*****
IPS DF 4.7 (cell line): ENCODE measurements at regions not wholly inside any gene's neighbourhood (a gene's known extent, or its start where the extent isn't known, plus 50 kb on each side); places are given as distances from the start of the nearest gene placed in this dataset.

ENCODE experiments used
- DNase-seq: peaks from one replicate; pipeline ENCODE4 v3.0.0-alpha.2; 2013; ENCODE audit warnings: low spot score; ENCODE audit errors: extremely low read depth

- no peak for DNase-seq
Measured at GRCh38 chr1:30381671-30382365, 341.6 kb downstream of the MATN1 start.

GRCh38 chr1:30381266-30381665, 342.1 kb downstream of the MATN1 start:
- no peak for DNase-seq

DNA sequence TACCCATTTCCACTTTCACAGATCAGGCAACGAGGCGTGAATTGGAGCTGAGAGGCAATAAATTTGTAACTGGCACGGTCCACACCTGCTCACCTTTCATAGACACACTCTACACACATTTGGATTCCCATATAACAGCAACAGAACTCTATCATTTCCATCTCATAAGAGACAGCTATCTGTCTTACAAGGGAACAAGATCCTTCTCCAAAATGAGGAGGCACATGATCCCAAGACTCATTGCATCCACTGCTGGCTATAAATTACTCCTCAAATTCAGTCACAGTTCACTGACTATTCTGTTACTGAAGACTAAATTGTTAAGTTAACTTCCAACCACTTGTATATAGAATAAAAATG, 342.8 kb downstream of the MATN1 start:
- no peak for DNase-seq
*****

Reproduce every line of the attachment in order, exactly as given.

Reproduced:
IPS DF 4.7 (cell line): ENCODE measurements at regions not wholly inside any gene's neighbourhood (a gene's known extent, or its start where the extent isn't known, plus 50 kb on each side); places are given as distances from the start of the nearest gene placed in this dataset.

ENCODE experiments used
- DNase-seq: peaks from one replicate; pipeline ENCODE4 v3.0.0-alpha.2; 2013; ENCODE audit warnings: low spot score; ENCODE audit errors: extremely low read depth

- no peak for DNase-seq
Measured at GRCh38 chr1:30381671-30382365, 341.6 kb downstream of the MATN1 start.

GRCh38 chr1:30381266-30381665, 342.1 kb downstream of the MATN1 start:
- no peak for DNase-seq

DNA sequence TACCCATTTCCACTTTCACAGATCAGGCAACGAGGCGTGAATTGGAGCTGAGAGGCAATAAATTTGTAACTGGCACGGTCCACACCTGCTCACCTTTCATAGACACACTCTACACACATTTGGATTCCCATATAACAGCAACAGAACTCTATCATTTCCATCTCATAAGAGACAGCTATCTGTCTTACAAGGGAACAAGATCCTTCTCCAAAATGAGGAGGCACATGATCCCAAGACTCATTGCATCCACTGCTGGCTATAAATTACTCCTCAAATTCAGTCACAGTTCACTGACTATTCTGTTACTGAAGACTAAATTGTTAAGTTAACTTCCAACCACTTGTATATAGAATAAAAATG, 342.8 kb downstream of the MATN1 start:
- no peak for DNase-seq